Last week, the space shuttle orbiter Atlantis was officially turned over to the Kennedy Space Center Visitor Complex, with a fireworks finale. Atlantis was then able to be viewed inside the new gallery building for one week only. The building will now be sealed, and the adjacent displays completed. Atlantis won’t be able to be viewed again until next summer 2013. Here are photos and a video from this limited time viewing opportunity.
Discovery in Washington, D.C. is displayed as if it had just landed. Endeavour in Los Angeles will be displayed vertically, as if ready for launch. Atlantis will be displayed as if in orbit.
One of the gallery displays is of the “beanie” that sat on top of the external tank prior to launch. The beanie delivered liquid propellants to the tank, and vented gases. The beanie is already installed in the building.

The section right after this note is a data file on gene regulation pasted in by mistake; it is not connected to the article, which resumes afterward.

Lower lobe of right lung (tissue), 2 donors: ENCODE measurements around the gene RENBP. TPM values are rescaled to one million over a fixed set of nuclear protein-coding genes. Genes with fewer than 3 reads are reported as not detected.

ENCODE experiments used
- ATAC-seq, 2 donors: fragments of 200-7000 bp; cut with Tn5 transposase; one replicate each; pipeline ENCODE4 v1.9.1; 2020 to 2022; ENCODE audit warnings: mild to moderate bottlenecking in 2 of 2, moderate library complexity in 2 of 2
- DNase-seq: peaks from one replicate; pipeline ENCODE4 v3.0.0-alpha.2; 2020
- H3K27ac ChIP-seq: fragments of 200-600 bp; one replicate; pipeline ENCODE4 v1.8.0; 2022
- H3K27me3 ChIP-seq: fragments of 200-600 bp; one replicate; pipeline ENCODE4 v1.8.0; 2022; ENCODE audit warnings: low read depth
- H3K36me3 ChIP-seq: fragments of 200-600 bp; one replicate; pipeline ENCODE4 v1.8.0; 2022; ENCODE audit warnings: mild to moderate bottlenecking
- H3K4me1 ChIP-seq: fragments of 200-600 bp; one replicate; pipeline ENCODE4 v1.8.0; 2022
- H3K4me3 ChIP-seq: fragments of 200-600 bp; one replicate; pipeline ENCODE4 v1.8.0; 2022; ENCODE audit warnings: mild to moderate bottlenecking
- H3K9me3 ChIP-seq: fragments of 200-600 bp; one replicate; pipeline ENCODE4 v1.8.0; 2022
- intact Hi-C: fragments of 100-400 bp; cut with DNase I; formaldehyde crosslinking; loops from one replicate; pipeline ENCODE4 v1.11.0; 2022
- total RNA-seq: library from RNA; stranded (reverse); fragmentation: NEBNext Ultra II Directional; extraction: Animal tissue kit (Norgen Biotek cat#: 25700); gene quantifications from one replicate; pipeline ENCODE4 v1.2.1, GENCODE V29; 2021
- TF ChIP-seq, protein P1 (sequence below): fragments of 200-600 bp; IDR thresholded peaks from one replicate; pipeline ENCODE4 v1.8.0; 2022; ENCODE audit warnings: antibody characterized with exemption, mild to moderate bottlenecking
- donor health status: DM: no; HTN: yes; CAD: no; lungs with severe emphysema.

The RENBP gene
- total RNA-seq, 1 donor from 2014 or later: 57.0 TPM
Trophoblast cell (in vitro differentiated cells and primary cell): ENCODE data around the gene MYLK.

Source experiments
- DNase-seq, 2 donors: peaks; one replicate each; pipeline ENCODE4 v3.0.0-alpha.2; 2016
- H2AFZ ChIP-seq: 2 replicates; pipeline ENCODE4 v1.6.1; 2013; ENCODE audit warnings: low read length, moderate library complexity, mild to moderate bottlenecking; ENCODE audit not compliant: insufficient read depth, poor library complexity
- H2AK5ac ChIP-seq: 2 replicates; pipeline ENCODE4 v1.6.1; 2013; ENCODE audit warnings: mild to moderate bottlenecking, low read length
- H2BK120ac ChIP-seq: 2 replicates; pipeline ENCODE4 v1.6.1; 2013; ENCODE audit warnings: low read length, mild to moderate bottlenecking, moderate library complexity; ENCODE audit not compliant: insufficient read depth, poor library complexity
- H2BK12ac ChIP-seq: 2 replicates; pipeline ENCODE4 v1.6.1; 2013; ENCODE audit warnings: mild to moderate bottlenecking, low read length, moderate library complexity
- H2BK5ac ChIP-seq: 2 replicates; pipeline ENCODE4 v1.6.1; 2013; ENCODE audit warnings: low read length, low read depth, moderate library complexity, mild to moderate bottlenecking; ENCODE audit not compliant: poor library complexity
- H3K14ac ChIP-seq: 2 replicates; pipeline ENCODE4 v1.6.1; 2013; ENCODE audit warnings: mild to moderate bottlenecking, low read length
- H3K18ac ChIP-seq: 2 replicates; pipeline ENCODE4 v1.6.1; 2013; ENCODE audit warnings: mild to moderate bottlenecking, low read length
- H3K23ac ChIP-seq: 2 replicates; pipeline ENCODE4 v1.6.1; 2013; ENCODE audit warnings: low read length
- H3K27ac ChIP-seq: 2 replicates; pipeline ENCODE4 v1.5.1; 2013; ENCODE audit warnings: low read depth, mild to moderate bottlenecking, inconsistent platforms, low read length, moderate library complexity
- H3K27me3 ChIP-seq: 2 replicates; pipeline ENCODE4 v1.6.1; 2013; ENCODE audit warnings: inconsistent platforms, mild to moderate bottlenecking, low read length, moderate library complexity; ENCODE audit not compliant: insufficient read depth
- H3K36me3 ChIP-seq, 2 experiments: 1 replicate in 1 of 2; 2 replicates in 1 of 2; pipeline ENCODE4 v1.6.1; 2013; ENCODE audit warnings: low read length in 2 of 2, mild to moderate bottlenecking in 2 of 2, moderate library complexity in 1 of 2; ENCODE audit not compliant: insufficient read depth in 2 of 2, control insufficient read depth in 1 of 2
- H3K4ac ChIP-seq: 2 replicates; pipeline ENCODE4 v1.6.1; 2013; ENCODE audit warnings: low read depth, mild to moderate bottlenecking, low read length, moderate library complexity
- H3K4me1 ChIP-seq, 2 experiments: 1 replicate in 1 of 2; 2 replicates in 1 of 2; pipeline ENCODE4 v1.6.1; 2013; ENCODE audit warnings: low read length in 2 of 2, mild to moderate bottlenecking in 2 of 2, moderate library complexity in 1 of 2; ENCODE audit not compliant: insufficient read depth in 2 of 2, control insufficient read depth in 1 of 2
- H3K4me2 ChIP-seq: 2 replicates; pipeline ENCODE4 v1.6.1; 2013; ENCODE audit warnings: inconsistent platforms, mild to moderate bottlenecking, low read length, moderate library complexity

Here’s the beanie that is still at pad 39A. There used to be two shuttle launch pads. The beanie in the gallery is from the dismantled pad 39B, which was dismantled to make it available for the commercial space programs.
A new display at the Visitor Center is a model of one of the commercial space programs in development. This spacecraft would be the nose cone of a rocket, carrying astronauts to the International Space Station. The craft would return to earth much like the Shuttle orbiters, gliding to a runway.
Here’s a look at Atlantis’ final journey and the fireworks show for her: